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Prevent infection  –  Food animals

Interventions

This section provides resources on different strategies and tools for infection prevention and control interventions in animal farming. These aim to help limit the spread of disease and antibiotic resistance.

2 principles to prevent diseases in animals

There are two main principles to prevent infectious diseases in animals. The first one is to diminish exposure to the infectious agent and the second one is to increase the animal’s ability to resist disease.

Measures to diminish exposure

Total exclusion from exposure: Eradication

To be able to eradicate a specific infectious disease, the epidemiology of the infectious agent must be known. Also, diagnostic capacity to identify infected animals or holdings as well as technical infrastructure to be able to stop the spread of the disease and eliminate the source of infection is essential. After the eradication, measures to prevent reinfection must be implemented. Eradication can occur on several levels such as locally on individual farms, within regions or on a national level.

Partial exclusion from exposure: Prevention

By disease prevention, the microbial exposure is minimized to a level where no clinical disease is manifested in the heard. Important measure to reach this are:

  • Improved hygiene
  • Isolation of sick animals
  • Avoiding introduction of animals of unknown health status into the heard
  • Use of all-in, all-out concept with cleaning and disinfection between batches of animals

Measures to increase host resistance

The end goal is to reach a health oriented farming system, where both the physiological and behavioral needs of the animals are met. To reach optimal general disease resistance of an animal, several factors have to be fulfilled, such as:

  • Nutritional needs
  • Animal rearing and housing
  • Management routines

Also, immunity of the animal to specific infection can be stimulated by the use of vaccines. Vaccination is an efficient measure to prevent specific bacterial diseases.

Disease prevention in aquaculture – the Norwegian example

Norway is one of the world’s main salmon producers, with an annual production of Atlantic salmon of 1.3 million tons. It is also one of the countries with the lowest use of antibiotics in the aquaculture sector. Thus, large scale production of salmon is possible without regular use of antibiotics. Norway has managed to dramatically decrease the use of antibiotics, which peaked in 1989-1990. At the same time the aquaculture production has increased more than tenfold. How? The most important factors have been:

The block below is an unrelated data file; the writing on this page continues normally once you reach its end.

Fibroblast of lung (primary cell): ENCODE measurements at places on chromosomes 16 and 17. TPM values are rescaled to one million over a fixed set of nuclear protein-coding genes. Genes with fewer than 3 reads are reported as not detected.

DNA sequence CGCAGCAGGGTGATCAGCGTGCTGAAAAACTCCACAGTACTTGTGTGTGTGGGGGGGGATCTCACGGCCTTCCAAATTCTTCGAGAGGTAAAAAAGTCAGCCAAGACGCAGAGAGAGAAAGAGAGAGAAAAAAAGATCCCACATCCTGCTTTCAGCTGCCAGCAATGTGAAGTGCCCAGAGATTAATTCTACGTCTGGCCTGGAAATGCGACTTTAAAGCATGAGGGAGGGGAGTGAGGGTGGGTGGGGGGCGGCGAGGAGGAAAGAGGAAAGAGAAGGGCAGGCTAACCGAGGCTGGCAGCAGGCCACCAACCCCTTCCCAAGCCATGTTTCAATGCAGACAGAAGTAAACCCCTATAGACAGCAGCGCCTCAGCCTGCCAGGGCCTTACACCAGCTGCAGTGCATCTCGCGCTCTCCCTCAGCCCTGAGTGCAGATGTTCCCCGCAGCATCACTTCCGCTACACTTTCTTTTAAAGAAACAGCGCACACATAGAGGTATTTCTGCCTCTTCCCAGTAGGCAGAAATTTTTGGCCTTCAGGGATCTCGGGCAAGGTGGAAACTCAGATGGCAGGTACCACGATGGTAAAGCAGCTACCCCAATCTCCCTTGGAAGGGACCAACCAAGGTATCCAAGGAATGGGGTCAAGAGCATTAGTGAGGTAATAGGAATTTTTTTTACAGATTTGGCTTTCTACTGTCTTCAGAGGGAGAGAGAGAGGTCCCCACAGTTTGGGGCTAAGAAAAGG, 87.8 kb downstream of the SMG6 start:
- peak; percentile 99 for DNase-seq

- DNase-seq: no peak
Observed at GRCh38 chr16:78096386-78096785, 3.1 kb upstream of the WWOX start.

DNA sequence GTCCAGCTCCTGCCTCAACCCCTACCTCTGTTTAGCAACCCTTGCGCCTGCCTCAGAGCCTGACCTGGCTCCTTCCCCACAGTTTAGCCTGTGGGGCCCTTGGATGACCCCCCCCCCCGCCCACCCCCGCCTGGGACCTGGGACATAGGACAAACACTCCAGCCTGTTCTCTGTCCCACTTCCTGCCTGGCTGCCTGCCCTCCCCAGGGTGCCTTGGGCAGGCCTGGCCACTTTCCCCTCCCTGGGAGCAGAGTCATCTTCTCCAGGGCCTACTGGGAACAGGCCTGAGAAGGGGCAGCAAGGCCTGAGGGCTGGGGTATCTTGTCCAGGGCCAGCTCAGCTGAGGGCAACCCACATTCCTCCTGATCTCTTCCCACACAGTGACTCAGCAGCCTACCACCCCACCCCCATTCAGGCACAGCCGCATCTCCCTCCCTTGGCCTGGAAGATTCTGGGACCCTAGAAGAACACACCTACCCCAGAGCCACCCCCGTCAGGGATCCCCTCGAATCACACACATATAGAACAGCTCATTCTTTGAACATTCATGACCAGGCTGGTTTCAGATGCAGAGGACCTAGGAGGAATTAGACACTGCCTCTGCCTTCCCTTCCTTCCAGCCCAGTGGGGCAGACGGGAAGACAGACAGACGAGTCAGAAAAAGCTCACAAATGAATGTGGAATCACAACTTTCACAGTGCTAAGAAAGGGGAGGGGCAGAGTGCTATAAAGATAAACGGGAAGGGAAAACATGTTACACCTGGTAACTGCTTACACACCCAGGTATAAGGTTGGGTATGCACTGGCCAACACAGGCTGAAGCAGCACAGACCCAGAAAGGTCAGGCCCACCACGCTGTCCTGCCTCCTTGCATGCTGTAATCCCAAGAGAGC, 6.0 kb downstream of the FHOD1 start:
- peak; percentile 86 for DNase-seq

• Development of new vaccines and vaccination strategies
  • Sanitary measures to prevent horizontal disease transmission (between sites and between salmon year classes)
  • Strong legislative measures and consensus between governmental authorities and the industry to focus on disease control

Awareness and education

Awareness raising and education is important if infection prevention and control measures shall be accepted and implemented properly. Passive educational strategies (such as posters and leaflets) are easier to implement but less effective compared with active strategies, such as one-on-one educational sessions addressing relevant topics. At farm level, it has been shown that increasing farmers’ awareness of good farming practices and biosecurity is important. See also the RAISE AWARENESS focus area for more inspiration and materials for awareness raising.

Evaluate impact of interventions

In MEASURE, you can access tools and resources to help determine the impact of interventions and conduct studies on a variety of topics that relates to rational use in animal farming:

Selected Resources

Resource Description
Book chapter that summarizes the main principles and strategies for prevention and control of infectious diseases in animals. See chapter 25 (in Part 2 of Prevention of Infectious Diseases in Livestock and Wildlife).
This best practice framework from EPRUMA provides the building blocks that the farmer can implement to develop a farm-specific health plan.
Use of Vaccines in Finfish Aquaculture Fact sheet with basic information about vaccine use in finfish aquaculture (IFAS Extension, University of Florida, 2014).